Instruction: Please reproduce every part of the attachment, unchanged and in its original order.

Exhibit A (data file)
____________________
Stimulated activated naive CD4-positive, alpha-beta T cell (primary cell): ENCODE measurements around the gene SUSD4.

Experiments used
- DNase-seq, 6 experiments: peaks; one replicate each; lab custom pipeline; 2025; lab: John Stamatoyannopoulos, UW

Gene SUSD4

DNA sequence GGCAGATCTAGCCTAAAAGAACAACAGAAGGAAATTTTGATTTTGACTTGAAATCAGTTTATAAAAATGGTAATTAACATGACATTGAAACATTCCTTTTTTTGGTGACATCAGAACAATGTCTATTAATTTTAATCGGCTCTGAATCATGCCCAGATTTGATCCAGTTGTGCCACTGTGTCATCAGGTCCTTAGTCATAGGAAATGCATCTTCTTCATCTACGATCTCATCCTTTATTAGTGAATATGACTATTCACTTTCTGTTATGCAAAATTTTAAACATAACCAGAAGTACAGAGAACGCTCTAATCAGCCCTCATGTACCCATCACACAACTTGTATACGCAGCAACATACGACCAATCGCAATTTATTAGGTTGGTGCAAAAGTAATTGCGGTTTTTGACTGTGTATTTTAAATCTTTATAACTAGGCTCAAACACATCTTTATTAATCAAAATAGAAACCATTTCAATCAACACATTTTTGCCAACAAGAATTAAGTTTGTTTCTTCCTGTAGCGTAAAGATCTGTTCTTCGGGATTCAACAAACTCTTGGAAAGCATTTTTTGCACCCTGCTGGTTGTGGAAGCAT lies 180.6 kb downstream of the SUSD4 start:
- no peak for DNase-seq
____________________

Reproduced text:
Stimulated activated naive CD4-positive, alpha-beta T cell (primary cell): ENCODE measurements around the gene SUSD4.

Experiments used
- DNase-seq, 6 experiments: peaks; one replicate each; lab custom pipeline; 2025; lab: John Stamatoyannopoulos, UW

Gene SUSD4

DNA sequence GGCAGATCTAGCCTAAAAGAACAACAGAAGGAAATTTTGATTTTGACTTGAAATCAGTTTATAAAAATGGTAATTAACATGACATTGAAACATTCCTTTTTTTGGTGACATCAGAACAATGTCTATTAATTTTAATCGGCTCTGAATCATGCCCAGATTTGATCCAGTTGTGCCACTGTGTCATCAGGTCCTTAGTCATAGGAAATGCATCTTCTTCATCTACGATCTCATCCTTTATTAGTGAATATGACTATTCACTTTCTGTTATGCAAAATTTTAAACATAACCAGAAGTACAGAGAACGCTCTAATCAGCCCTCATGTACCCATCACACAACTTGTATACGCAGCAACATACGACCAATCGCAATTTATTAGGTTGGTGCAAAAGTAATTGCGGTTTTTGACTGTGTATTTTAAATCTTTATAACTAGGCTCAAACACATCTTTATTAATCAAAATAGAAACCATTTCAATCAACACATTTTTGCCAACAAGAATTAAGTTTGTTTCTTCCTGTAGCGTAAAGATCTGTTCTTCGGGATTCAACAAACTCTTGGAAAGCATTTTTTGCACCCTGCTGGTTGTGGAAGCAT lies 180.6 kb downstream of the SUSD4 start:
- no peak for DNase-seq